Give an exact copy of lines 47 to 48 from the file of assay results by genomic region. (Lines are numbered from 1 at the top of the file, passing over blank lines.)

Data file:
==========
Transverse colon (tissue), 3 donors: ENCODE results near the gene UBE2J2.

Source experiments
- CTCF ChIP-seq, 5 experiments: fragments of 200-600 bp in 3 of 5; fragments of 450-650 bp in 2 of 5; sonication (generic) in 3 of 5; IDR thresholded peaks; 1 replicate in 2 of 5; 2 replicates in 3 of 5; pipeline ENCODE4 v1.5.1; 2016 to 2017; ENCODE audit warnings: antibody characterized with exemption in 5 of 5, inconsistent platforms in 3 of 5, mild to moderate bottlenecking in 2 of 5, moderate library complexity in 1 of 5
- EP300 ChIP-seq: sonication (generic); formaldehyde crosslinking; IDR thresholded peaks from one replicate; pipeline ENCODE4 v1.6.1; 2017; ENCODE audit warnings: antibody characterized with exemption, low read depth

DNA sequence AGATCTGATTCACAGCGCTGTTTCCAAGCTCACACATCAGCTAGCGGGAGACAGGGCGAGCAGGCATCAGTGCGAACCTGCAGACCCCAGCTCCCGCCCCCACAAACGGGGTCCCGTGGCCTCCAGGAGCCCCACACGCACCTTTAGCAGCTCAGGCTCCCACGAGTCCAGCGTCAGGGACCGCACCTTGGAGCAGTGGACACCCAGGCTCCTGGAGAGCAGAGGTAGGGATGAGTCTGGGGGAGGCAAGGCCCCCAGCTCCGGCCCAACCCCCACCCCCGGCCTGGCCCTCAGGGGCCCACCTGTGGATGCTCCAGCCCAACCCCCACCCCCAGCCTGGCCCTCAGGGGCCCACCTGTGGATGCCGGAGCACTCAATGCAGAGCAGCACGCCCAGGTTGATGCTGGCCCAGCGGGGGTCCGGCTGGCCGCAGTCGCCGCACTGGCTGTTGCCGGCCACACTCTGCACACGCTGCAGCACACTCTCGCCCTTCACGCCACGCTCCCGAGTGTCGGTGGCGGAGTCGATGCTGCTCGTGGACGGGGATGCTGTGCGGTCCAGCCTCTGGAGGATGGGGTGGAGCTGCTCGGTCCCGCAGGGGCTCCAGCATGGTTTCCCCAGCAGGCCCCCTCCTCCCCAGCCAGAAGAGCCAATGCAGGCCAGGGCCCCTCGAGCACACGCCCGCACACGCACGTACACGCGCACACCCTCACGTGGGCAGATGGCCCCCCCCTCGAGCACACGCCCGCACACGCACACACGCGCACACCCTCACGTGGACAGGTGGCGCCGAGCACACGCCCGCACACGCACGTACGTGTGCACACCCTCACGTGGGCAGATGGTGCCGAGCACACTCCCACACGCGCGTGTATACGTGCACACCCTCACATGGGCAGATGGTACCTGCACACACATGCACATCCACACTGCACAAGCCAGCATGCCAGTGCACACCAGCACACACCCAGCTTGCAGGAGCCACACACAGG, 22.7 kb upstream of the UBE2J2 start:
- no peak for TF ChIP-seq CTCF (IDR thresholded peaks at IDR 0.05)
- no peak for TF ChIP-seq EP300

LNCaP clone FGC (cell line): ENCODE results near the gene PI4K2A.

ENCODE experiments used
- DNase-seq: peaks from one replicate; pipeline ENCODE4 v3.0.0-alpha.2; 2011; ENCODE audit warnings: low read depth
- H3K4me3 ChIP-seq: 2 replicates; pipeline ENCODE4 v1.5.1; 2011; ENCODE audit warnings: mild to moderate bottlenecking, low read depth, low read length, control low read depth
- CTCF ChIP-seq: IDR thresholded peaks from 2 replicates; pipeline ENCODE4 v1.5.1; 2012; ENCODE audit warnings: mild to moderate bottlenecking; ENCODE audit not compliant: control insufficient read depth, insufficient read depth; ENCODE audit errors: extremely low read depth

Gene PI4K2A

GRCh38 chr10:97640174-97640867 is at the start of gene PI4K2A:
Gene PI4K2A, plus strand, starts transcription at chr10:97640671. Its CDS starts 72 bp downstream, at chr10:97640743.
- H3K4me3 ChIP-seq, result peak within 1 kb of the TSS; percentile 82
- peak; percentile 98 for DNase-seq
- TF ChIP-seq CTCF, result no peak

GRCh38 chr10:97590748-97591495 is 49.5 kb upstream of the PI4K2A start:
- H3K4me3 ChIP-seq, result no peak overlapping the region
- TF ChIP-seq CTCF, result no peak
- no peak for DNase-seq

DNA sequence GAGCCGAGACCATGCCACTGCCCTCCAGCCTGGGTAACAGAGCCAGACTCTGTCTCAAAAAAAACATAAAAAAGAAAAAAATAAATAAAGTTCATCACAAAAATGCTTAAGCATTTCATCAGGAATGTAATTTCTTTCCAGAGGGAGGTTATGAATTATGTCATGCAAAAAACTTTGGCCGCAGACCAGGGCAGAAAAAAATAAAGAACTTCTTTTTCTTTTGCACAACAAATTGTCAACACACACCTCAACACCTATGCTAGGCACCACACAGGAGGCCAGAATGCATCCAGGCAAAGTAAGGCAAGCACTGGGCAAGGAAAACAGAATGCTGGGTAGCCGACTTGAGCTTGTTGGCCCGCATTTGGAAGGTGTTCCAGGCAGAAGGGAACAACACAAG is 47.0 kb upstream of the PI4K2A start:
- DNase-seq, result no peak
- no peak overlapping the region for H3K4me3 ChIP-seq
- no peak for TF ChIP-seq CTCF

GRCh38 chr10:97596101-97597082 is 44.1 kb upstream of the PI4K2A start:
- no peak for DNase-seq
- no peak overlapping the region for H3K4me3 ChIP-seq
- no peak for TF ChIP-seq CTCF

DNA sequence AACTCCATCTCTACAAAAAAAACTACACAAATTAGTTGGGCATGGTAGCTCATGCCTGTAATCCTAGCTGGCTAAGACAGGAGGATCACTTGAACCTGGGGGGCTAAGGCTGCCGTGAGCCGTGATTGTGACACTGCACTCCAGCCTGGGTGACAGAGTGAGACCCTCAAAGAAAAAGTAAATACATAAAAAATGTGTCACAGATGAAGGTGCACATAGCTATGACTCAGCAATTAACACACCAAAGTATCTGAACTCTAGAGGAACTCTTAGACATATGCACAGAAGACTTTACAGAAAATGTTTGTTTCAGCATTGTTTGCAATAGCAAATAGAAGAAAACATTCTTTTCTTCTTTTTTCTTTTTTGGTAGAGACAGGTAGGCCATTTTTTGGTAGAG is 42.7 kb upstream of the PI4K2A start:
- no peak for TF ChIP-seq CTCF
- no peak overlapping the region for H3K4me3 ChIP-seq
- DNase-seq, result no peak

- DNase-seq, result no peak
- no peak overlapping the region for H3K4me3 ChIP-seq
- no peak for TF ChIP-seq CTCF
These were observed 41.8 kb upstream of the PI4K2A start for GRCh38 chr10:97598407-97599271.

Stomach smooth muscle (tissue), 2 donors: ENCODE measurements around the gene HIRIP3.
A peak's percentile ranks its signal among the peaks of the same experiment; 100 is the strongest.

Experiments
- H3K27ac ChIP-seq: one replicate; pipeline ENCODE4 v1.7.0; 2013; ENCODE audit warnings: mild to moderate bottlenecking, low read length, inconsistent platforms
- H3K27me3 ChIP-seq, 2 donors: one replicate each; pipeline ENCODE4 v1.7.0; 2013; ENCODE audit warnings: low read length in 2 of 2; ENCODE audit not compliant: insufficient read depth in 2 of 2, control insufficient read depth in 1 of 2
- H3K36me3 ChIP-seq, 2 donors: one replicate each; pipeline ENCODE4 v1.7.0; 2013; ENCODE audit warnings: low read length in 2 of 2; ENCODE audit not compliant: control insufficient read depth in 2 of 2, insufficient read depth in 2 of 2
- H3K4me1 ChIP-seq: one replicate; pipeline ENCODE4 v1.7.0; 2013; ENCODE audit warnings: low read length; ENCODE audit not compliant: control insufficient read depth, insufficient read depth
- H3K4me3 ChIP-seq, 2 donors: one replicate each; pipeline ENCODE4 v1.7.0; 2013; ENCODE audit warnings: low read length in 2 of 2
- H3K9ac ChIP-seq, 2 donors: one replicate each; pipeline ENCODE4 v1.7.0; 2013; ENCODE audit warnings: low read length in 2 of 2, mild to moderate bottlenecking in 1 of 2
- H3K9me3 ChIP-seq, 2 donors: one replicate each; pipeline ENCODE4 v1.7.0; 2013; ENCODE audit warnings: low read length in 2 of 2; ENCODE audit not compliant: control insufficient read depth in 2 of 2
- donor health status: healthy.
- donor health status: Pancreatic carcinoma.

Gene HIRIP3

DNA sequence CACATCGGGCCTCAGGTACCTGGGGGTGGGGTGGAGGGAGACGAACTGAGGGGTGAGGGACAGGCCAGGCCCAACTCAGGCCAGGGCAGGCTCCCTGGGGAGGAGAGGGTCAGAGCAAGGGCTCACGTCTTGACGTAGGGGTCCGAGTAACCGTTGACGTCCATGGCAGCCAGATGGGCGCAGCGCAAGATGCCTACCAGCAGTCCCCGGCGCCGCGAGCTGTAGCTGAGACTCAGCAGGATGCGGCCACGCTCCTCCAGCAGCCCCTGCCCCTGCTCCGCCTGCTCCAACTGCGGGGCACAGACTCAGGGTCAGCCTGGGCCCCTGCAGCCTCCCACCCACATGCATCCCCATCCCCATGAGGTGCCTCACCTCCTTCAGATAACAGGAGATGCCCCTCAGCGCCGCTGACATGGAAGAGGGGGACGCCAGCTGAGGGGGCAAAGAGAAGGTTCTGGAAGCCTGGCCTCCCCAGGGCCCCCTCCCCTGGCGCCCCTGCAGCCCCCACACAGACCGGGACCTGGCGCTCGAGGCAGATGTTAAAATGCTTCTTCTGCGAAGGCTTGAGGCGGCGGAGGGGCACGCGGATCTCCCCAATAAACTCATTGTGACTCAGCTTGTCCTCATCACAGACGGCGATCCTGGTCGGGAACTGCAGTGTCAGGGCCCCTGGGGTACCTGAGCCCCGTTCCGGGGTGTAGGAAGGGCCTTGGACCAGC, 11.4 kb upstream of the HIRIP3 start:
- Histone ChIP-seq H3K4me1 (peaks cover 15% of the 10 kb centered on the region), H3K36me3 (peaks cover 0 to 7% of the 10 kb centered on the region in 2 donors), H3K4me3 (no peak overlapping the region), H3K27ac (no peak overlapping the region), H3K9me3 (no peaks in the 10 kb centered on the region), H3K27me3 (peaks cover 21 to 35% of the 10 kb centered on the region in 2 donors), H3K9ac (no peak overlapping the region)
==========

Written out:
- H3K9ac ChIP-seq, 2 donors: one replicate each; pipeline ENCODE4 v1.7.0; 2013; ENCODE audit warnings: low read length in 2 of 2, mild to moderate bottlenecking in 1 of 2
- H3K9me3 ChIP-seq, 2 donors: one replicate each; pipeline ENCODE4 v1.7.0; 2013; ENCODE audit warnings: low read length in 2 of 2; ENCODE audit not compliant: control insufficient read depth in 2 of 2